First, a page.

What Size Is The Quilt? - Part 1!
I find it interesting when quilters call or email requesting the price for longarming a quilt. Upon further questioning it often turns out that the quilter has no idea what size their quilt is.
They usually depend upon the quilt size as printed on the pattern, but this is usually wrong. There are two major reasons for that lack of information. They will be discussed in this and a following email.
When The Quilt Size Is Unknown
As it turns out, most of those who know their quilt size in the aforementioned group are incorrect, because they are using the size of the quilt listed on their pattern and not the actual size of their finished quilt. Most would expect that those two measurement would be the same. However, they are usually different, and sometimes quite different.
That seems to be preposterous at first glance. But, there are two main reasons that the sizes differ:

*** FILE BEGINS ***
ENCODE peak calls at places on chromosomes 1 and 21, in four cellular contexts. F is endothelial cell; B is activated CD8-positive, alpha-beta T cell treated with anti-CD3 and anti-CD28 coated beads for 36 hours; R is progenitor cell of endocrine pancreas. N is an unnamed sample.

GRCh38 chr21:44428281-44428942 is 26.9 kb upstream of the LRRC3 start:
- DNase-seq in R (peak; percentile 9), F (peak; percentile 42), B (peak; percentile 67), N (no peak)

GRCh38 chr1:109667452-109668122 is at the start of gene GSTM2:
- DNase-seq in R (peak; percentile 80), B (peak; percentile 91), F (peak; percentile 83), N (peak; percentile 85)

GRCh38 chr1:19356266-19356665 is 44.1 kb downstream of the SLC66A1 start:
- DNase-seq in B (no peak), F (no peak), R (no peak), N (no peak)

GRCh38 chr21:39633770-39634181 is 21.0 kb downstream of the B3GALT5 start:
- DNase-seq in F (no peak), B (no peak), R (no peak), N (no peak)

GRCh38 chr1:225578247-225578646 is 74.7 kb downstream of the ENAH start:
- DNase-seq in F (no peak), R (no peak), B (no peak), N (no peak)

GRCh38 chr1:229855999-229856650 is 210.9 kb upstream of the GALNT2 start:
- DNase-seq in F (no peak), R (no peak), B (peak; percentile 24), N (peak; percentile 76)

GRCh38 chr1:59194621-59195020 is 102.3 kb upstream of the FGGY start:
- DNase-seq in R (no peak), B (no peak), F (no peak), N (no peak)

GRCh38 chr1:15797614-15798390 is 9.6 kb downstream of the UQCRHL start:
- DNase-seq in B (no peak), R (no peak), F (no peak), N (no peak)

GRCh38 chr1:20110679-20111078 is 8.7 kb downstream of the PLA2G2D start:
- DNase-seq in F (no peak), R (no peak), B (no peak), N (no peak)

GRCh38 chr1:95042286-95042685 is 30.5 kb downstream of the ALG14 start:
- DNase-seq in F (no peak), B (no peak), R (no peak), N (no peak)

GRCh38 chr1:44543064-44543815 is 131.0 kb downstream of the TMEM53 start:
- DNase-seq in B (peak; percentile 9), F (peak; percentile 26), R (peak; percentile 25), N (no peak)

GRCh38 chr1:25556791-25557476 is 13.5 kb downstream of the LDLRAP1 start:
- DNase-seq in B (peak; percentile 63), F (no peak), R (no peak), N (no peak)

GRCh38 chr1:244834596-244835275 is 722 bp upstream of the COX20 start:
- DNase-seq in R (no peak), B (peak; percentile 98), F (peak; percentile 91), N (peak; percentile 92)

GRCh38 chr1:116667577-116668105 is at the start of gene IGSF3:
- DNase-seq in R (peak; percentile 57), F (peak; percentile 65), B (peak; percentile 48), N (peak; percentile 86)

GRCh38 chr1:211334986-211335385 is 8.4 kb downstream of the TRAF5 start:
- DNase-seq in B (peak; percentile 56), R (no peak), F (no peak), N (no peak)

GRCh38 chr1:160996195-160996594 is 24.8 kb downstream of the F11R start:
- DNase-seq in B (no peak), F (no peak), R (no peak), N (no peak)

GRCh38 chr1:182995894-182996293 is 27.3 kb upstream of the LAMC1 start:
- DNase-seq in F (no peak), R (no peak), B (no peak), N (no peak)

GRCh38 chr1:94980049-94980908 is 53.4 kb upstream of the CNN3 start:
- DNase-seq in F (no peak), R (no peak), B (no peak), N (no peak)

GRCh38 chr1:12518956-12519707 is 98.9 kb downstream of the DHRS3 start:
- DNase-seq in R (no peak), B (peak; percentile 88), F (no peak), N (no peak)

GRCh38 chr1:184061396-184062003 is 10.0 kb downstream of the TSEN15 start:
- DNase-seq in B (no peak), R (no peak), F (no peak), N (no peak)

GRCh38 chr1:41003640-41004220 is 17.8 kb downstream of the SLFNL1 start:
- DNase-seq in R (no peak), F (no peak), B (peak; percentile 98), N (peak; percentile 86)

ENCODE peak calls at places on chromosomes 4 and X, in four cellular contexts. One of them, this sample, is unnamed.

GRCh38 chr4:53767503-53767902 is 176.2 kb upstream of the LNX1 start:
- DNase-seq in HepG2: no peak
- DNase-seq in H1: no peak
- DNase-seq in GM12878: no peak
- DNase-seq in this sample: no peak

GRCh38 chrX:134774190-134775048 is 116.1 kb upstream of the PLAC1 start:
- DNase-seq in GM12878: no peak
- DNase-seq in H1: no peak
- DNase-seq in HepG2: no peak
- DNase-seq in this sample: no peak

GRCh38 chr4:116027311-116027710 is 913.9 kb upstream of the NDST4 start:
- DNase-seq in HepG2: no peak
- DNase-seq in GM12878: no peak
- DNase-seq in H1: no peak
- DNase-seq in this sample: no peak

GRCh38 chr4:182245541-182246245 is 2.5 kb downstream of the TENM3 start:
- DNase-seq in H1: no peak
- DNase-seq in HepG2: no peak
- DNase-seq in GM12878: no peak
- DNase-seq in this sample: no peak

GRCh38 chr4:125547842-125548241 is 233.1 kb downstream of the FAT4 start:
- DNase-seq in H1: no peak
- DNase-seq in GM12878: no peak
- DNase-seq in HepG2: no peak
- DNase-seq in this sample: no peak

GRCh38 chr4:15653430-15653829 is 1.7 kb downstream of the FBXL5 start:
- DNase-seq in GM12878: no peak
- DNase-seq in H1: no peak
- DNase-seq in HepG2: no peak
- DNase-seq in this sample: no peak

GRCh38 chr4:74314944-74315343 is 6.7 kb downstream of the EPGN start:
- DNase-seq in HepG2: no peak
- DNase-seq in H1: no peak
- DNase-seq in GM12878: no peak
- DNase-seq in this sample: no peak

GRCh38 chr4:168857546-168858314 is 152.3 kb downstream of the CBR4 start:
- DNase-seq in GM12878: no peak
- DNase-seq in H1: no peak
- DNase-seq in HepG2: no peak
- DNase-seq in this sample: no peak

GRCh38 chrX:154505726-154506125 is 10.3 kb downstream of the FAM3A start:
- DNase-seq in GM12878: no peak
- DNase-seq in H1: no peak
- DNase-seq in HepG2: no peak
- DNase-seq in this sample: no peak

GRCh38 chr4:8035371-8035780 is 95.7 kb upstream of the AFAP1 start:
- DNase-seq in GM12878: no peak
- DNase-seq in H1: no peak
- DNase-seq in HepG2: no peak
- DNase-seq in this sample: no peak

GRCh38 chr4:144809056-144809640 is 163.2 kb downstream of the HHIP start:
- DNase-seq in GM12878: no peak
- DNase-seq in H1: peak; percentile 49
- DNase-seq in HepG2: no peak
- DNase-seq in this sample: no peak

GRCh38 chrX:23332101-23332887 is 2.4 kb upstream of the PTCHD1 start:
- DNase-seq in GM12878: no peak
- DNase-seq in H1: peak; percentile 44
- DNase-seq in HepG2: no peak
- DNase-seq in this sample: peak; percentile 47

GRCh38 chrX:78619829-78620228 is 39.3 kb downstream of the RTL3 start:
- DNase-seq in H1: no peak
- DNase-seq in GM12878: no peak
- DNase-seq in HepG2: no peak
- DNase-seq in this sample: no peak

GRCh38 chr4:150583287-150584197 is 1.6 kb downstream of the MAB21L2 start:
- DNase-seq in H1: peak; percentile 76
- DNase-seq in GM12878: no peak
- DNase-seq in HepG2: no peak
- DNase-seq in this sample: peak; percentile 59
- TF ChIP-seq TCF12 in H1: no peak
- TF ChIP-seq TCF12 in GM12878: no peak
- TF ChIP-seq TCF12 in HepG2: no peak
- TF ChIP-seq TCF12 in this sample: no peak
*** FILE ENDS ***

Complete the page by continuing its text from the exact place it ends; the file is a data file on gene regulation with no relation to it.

- Variations in seam allowances; and,
- Modifications made "on the fly" by the quilter.
Variations In Seam Allowances
Forever In Stitches has stitched 10,000 quilts for customers. "Quarter inch seams" range from 1/2" to none [a hole with no seam]. In other words, some people don't care about the size of a quarter inch seam. No wonder the quilts come out being a different size than the pattern shows.
Additionally, when we had our training center I was surprised that people would lug in their own sewing machines instead of using ours. I quickly found out that different sewing machines have different 1/4" feet and that aligning stitches can be different from machine to machine.
It might sound silly to complain about seam allowances, but when you consider the number of seams in a quilt, it adds up. For example if a seam is sewn at 3/8" [or 1/8" larger than normal] and there are sixteen seams from side to side then we have a 2" difference! [16 seams x 1/8" per seam = 16/8" = 2"]